van Monckhoven, Désiré van. A Popular Treatise on Photography. Translated By W.H. Thornthwaite. London, 1863.

Chapter VI.
Coating with Collodion and Sensitising the Plate

THE nitrate of silver bath is prepared by dissolving

Pure Nitrate of Silver 2 ounces.
Distilled or Rain Water 24 ounces.

This liquid is filtered and poured into a gutta-percha tray. The collodion, spread upon the glass, is plunged into the nitrate of silver bath; the film whitens by the transformation of the iodide of cadmium into iodide of silver, which is sensitive to light, and it is in this state that it: should be exposed in the camera.

Such is a general statement of the process to be now described somewhat in detail.

IllustrationThe collodion ought to be contained in a bottle with a wide mouth (Fig. 29), which month should always be carefully cleaned before pouring the collodion on the glass.


Fig. 30. Coating the Plate.

The box containing the cleaned glasses being placed in the dark chamber, a plate is withdrawn , and the dust removed from the polished side by means of a large badger-hair brush, then holding the plate by one corner (Fig. 30), in the right hand, the collodion is poured upon it from the left hand, commencing at the corner 13. It is then allowed to flow by inclining the plate from left to right, and finally draining back into a separate bottle from the corner D, Fig. 31. If, at this moment, the plate be examined in a particular light, it will be seen that it is covered with an infinity of small ridges in the direction B D (Fig. 30); but on inclining the plate rapidly from left to right, these ridges will disappear. As soon as this happens, the plate is ready to be immersed in the nitrate of silver bath; but it is always advisable to wait a few seconds (and how many, experience alone can indicate precisely), so that the film may be sufficiently " set." There are certain characteristics by which it may be determined if the right moment has arrived for sensitising the plate; these are:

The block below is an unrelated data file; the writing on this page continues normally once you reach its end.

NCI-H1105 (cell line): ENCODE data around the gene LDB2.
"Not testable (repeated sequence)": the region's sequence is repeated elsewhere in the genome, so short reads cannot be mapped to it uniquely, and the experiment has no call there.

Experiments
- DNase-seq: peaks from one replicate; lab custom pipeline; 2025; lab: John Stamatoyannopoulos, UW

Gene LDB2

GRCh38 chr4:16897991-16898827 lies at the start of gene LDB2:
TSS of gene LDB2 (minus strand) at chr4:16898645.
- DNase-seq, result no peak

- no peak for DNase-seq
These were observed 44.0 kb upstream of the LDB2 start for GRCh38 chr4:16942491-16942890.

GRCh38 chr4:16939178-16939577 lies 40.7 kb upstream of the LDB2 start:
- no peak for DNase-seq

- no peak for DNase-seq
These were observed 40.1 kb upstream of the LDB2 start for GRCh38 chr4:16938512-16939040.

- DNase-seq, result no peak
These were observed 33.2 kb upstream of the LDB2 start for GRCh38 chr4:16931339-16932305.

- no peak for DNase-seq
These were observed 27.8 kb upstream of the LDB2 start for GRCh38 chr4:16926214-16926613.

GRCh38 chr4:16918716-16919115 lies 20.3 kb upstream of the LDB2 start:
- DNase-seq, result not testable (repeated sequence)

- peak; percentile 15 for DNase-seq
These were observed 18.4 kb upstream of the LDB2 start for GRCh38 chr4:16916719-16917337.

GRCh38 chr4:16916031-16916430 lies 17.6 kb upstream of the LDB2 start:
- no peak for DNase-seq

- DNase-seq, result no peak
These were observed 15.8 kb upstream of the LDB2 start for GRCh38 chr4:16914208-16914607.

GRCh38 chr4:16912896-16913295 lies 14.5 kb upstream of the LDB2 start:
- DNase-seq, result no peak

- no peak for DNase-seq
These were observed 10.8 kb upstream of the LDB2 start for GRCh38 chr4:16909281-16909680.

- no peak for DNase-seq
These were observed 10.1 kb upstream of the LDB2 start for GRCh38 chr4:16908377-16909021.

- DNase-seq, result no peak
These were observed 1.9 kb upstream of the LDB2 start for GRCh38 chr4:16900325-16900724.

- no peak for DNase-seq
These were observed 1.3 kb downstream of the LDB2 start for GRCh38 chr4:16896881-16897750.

If the plate is immersed in the bath before the collodion has been allowed time to "set," the film will become detached in fragments; and, in this case, it will: be necessary to filter the bath.

If the immersion take place at the right time, the film whitens gradually.

If, on the other hand, the film be allowed to become too dry before immersion, it whitens instantly, and a good proof is never obtainable under these circumstances.


Fig. 31. Receiving the Collodion into a separate Bottle

Up to a certain point it is not difficult to determine when the plate should be immersed in the nitrate of silver bath. It will be found if the plate is looked at in a certain light, that it has assumed a dull, unpolished appearance. This, which is the right moment for immersion, will be arrived at in summer probably in about twenty seconds, while in winter it will probably take sixty seconds:


Fig. 32

Apparatus for filtering Nitrate of Silver Bath.